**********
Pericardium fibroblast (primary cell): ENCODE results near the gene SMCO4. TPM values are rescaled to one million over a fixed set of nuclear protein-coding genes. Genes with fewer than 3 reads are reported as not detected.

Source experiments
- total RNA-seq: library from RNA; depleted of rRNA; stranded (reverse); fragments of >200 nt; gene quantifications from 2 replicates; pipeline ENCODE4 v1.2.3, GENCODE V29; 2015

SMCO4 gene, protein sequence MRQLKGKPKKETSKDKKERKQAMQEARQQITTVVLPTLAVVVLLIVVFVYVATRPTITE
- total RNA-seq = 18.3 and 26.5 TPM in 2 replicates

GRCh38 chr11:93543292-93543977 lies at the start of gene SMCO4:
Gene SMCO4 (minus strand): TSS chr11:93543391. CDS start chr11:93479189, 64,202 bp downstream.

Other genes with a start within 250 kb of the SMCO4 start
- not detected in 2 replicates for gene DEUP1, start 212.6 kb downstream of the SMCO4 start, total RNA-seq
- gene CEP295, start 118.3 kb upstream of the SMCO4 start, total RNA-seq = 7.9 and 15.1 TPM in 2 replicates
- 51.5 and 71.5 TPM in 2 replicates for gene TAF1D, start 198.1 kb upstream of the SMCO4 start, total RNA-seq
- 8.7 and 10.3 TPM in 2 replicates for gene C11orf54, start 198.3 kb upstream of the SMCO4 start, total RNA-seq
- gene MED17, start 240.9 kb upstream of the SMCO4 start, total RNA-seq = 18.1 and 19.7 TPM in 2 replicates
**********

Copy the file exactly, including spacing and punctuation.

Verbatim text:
Pericardium fibroblast (primary cell): ENCODE results near the gene SMCO4. TPM values are rescaled to one million over a fixed set of nuclear protein-coding genes. Genes with fewer than 3 reads are reported as not detected.

Source experiments
- total RNA-seq: library from RNA; depleted of rRNA; stranded (reverse); fragments of >200 nt; gene quantifications from 2 replicates; pipeline ENCODE4 v1.2.3, GENCODE V29; 2015

SMCO4 gene, protein sequence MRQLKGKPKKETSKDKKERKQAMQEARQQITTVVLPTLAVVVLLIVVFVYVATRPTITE
- total RNA-seq = 18.3 and 26.5 TPM in 2 replicates

GRCh38 chr11:93543292-93543977 lies at the start of gene SMCO4:
Gene SMCO4 (minus strand): TSS chr11:93543391. CDS start chr11:93479189, 64,202 bp downstream.

Other genes with a start within 250 kb of the SMCO4 start
- not detected in 2 replicates for gene DEUP1, start 212.6 kb downstream of the SMCO4 start, total RNA-seq
- gene CEP295, start 118.3 kb upstream of the SMCO4 start, total RNA-seq = 7.9 and 15.1 TPM in 2 replicates
- 51.5 and 71.5 TPM in 2 replicates for gene TAF1D, start 198.1 kb upstream of the SMCO4 start, total RNA-seq
- 8.7 and 10.3 TPM in 2 replicates for gene C11orf54, start 198.3 kb upstream of the SMCO4 start, total RNA-seq
- gene MED17, start 240.9 kb upstream of the SMCO4 start, total RNA-seq = 18.1 and 19.7 TPM in 2 replicates